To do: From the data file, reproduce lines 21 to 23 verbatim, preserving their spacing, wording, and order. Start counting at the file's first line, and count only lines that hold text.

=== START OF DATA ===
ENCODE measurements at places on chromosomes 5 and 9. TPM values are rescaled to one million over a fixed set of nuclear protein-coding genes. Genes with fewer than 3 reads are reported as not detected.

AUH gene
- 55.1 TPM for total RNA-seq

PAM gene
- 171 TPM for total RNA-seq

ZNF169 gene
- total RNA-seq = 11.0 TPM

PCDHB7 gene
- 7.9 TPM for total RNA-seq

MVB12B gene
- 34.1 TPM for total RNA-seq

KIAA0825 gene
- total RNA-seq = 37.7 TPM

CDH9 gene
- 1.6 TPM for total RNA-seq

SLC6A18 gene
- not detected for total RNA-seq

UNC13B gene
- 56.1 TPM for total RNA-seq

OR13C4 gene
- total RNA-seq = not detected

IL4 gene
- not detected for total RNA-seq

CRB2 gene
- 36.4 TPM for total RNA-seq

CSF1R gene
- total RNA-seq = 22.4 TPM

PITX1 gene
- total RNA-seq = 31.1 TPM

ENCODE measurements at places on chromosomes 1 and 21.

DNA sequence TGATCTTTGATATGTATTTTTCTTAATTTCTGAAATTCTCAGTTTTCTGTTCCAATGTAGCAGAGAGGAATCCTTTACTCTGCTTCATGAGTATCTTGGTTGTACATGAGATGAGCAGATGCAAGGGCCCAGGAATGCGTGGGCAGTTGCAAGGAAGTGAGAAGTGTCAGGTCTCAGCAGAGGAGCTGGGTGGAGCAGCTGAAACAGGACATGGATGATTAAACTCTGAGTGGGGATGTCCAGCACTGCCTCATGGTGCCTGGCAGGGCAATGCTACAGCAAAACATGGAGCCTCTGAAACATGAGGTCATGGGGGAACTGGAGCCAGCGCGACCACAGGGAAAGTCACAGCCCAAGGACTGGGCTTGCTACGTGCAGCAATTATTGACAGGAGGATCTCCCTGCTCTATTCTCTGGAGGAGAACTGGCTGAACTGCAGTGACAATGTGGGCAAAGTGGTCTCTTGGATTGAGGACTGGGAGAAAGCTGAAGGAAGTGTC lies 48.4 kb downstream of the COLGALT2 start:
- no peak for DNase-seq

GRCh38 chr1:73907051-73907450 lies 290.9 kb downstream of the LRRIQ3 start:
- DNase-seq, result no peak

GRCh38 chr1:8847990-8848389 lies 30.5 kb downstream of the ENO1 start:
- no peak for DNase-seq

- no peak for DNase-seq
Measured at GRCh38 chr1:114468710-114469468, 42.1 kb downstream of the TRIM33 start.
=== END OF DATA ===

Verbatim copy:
- total RNA-seq = not detected

IL4 gene
- not detected for total RNA-seq